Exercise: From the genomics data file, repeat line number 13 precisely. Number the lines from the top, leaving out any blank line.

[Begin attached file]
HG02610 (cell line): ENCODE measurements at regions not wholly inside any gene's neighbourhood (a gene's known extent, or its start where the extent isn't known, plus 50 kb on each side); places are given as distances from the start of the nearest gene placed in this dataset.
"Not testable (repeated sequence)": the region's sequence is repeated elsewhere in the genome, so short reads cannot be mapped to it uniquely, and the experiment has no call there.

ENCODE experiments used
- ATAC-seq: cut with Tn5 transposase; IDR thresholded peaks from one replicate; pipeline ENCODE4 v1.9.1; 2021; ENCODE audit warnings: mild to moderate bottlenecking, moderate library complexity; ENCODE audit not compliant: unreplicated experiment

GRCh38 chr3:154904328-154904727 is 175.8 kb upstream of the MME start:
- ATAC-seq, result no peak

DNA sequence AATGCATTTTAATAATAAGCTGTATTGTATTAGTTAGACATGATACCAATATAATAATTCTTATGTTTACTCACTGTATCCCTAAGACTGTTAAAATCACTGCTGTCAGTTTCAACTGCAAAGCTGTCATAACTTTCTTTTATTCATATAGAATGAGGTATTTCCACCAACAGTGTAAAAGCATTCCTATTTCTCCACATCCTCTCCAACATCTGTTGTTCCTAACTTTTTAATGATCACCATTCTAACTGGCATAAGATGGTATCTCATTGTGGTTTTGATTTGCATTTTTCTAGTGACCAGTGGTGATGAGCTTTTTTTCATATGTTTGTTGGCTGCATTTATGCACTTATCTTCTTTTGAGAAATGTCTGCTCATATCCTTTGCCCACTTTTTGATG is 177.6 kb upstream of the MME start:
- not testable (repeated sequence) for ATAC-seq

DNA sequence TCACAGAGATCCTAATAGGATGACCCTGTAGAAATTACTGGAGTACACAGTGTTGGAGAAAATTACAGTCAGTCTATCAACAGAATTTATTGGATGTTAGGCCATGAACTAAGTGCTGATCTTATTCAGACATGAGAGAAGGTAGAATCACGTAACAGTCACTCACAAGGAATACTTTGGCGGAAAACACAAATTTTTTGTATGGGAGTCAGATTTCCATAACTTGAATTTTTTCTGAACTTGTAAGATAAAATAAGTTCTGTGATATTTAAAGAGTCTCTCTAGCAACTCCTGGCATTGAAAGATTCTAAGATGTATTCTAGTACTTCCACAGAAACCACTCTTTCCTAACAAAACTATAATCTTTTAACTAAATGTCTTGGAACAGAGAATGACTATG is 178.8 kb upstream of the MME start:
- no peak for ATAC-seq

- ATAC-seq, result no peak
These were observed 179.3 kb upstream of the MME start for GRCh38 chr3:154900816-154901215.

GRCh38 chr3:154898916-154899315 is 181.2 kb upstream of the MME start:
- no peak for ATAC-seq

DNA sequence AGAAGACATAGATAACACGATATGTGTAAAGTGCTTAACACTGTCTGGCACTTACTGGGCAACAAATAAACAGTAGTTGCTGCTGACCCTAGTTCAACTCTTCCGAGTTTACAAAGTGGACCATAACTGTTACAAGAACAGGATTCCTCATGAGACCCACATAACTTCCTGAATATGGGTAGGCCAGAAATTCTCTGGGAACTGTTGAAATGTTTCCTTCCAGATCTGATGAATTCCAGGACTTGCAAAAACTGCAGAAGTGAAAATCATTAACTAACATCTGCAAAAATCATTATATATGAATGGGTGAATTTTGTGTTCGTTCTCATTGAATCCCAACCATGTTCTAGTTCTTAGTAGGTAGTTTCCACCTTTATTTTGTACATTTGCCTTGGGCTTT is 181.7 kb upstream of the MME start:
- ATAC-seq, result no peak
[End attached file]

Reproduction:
GRCh38 chr3:154898916-154899315 is 181.2 kb upstream of the MME start: